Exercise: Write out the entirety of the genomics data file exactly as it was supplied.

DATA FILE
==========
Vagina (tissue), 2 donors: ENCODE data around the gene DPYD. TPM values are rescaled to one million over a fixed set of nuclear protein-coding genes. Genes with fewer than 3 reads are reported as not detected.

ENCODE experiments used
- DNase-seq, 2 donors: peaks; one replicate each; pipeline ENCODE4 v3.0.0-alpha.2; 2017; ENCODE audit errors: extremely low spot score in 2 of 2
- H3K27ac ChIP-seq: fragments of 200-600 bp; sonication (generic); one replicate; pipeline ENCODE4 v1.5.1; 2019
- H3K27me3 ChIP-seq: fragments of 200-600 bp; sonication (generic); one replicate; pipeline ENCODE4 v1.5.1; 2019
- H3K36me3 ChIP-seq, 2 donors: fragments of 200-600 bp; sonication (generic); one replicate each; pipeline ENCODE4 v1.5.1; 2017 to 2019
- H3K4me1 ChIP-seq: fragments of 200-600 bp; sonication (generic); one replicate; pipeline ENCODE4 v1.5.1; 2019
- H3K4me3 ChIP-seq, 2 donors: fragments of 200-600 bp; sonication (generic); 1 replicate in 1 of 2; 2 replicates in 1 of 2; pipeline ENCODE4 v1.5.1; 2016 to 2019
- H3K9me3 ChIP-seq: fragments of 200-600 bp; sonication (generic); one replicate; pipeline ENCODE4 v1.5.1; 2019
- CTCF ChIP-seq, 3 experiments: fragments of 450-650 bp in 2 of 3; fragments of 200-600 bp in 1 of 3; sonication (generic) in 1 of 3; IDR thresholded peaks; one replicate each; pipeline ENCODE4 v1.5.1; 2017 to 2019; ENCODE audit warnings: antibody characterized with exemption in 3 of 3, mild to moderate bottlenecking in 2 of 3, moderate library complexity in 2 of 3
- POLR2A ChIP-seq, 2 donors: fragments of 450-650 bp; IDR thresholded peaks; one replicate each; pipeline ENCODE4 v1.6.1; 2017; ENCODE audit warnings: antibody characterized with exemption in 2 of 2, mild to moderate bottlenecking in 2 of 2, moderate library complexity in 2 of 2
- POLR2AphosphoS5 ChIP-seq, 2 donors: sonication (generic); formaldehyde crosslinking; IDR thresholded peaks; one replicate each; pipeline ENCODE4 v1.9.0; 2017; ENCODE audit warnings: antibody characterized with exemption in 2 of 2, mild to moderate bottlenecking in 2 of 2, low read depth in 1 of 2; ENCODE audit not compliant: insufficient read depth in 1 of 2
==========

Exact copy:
Vagina (tissue), 2 donors: ENCODE data around the gene DPYD. TPM values are rescaled to one million over a fixed set of nuclear protein-coding genes. Genes with fewer than 3 reads are reported as not detected.

ENCODE experiments used
- DNase-seq, 2 donors: peaks; one replicate each; pipeline ENCODE4 v3.0.0-alpha.2; 2017; ENCODE audit errors: extremely low spot score in 2 of 2
- H3K27ac ChIP-seq: fragments of 200-600 bp; sonication (generic); one replicate; pipeline ENCODE4 v1.5.1; 2019
- H3K27me3 ChIP-seq: fragments of 200-600 bp; sonication (generic); one replicate; pipeline ENCODE4 v1.5.1; 2019
- H3K36me3 ChIP-seq, 2 donors: fragments of 200-600 bp; sonication (generic); one replicate each; pipeline ENCODE4 v1.5.1; 2017 to 2019
- H3K4me1 ChIP-seq: fragments of 200-600 bp; sonication (generic); one replicate; pipeline ENCODE4 v1.5.1; 2019
- H3K4me3 ChIP-seq, 2 donors: fragments of 200-600 bp; sonication (generic); 1 replicate in 1 of 2; 2 replicates in 1 of 2; pipeline ENCODE4 v1.5.1; 2016 to 2019
- H3K9me3 ChIP-seq: fragments of 200-600 bp; sonication (generic); one replicate; pipeline ENCODE4 v1.5.1; 2019
- CTCF ChIP-seq, 3 experiments: fragments of 450-650 bp in 2 of 3; fragments of 200-600 bp in 1 of 3; sonication (generic) in 1 of 3; IDR thresholded peaks; one replicate each; pipeline ENCODE4 v1.5.1; 2017 to 2019; ENCODE audit warnings: antibody characterized with exemption in 3 of 3, mild to moderate bottlenecking in 2 of 3, moderate library complexity in 2 of 3
- POLR2A ChIP-seq, 2 donors: fragments of 450-650 bp; IDR thresholded peaks; one replicate each; pipeline ENCODE4 v1.6.1; 2017; ENCODE audit warnings: antibody characterized with exemption in 2 of 2, mild to moderate bottlenecking in 2 of 2, moderate library complexity in 2 of 2
- POLR2AphosphoS5 ChIP-seq, 2 donors: sonication (generic); formaldehyde crosslinking; IDR thresholded peaks; one replicate each; pipeline ENCODE4 v1.9.0; 2017; ENCODE audit warnings: antibody characterized with exemption in 2 of 2, mild to moderate bottlenecking in 2 of 2, low read depth in 1 of 2; ENCODE audit not compliant: insufficient read depth in 1 of 2